This story was told by the Master, when dwelling in the Bamboo
Grove, concerning the going about of Devadatta to kill the Buddha.

Once upon a time when Brahnmadatta reigned in Benares, the Bodhisatta came to life as a young monkey in the Himalaya region. And when fully grown he lived on the banks of the Ganges. Now a certain female crocodile in the Ganges conceived a longing for the flesh of the Bodhisatta’s heart, and told it to her husband. He thought, “I will kill the Bodhisatta by plunging him in the water and will take his heart’s flesh and give it to my wife.” So he said to the Bodhisatta, “Come, my friend we will go and eat wild fruits on a certain island.”

“How shall I get there?” He said.

“I will put you on my back and bring you there,” answered the crocodile.

Innocent of the crocodile’s purpose he jumped on his back and sat there. The crocodile after swimming a little way began to dive. Then the monkey said, “Why, Sir, do you plunge me into the water:”

“I am going to kill you,” said the crocodile, “and give you heart’s flesh to my wife.”

“Foolish fellow,” said he, “do you suppose my heart is inside me?”

“Then where have you put it?”

“Do you not see it hanging there on yonder fig-tree?”

“I see it,” said the crocodile. “But will you give it to me?”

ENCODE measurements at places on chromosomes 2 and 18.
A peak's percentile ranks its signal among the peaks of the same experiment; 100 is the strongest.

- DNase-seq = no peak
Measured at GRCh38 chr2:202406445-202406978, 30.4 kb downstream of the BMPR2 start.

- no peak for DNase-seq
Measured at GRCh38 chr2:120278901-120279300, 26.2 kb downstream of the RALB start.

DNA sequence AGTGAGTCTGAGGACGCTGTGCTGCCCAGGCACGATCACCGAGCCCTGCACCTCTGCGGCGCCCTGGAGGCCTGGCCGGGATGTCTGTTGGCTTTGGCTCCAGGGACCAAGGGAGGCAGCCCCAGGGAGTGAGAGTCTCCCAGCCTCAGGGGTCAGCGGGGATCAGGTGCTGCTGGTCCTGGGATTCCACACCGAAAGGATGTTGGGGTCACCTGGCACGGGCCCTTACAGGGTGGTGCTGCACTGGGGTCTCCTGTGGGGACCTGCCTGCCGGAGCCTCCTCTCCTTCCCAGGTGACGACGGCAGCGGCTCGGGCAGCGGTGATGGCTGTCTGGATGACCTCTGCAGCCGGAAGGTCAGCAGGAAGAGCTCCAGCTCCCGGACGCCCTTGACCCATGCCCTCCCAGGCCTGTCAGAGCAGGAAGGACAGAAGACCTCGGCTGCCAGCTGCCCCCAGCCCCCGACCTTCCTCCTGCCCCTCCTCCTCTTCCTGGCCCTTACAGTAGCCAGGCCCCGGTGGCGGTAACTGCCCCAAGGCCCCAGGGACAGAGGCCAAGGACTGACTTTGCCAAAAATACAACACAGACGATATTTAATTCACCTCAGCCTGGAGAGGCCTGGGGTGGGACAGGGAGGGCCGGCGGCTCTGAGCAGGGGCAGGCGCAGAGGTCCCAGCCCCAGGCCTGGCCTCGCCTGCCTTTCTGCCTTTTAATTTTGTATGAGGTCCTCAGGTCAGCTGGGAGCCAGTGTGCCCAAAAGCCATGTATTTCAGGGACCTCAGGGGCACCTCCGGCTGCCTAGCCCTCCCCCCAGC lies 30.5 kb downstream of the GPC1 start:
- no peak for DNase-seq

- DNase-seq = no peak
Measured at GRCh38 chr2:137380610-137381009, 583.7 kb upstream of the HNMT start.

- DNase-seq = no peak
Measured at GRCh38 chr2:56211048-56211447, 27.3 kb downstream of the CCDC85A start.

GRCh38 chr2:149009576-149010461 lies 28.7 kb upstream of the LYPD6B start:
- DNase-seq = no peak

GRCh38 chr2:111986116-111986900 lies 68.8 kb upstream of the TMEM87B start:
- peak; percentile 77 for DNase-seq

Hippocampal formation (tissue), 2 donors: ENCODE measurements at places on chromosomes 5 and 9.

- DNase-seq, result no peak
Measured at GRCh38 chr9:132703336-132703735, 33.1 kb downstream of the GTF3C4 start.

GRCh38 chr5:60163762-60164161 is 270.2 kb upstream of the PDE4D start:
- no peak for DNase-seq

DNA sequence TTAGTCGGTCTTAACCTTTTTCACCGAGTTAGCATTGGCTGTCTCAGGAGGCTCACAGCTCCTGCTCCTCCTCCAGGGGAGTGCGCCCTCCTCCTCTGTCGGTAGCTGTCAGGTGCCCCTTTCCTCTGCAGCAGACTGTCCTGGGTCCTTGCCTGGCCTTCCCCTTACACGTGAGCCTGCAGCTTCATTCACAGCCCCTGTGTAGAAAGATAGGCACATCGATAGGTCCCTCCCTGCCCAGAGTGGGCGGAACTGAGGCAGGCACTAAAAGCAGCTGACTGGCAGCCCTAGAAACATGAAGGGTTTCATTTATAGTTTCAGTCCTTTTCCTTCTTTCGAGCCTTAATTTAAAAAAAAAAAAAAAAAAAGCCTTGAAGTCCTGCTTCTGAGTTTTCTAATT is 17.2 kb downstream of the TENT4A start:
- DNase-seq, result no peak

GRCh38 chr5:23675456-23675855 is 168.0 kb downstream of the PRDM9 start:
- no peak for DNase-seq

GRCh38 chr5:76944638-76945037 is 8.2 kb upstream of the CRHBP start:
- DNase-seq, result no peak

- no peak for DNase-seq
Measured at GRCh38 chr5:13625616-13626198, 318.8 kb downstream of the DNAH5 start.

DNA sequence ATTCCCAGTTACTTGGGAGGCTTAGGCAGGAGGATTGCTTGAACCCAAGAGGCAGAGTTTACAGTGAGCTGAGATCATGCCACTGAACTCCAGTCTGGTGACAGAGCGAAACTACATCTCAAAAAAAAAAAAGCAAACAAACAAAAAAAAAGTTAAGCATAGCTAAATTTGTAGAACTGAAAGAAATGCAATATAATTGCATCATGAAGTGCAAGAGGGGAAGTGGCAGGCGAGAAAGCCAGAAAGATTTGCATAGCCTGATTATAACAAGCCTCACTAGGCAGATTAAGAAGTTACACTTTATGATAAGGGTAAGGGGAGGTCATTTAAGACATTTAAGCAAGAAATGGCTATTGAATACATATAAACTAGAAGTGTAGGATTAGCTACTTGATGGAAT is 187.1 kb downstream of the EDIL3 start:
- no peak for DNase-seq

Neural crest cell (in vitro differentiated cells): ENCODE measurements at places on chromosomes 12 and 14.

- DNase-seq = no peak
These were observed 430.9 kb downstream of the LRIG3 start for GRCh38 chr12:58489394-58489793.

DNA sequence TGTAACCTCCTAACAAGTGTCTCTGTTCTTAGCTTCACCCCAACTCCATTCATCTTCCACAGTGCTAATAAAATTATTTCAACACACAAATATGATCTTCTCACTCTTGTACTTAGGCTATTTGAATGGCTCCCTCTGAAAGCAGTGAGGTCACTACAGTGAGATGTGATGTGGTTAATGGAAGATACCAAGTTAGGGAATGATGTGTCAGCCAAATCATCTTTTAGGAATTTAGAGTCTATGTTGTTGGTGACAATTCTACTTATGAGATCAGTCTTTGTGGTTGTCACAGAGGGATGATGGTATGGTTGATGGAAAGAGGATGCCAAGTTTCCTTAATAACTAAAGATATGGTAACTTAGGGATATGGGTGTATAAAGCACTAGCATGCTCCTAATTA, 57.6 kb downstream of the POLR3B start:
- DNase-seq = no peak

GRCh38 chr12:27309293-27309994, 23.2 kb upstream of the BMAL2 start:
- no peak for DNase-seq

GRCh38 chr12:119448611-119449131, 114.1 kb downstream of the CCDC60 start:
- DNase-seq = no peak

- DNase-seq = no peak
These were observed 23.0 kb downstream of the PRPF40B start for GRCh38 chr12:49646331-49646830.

“Yes, I will” said the monkey.

Then the crocodile – so foolish was he – took him and swam to the foot of the fig-tree on the river bank. The Bodhisatta springing from the crocodile’s back perched on the fig-tree and repeated these stanzas:

Have I from water, fish, to dry land passed
Only to fall into thy power at last?
Of bread fruit and rose apples I am sick,
And rather figs than yonder mangoes pick.
He that to great occasion fails to rise
‘Neath foeman’s feet in sorrow prostrate lies:
One prompt a crisis in his fate to know
Needs never dread oppression from his foe.

Thus did the Bodhisatta in these four stanzas tell how to succeed in worldly affairs, and forthwith disappeared in the thicket of trees.

The Master, having brought his lesson to an end, identified the Birth: “At that time Devadatta was the crocodile, and I myself was the monkey.”

The source for the above material:
Jataka Stories Vol. III. 1973 Page 88. Copyright © Pali Text Society c/o Antony CPI Anthony Rowe Ltd., Unit 3-4 Pegasus Way, Bowerhill Industrial Estate, Melksham, Wilts, SN12 6TR U.K. These passages are quoted with permission from the Pali Text Society.

Home Topics Back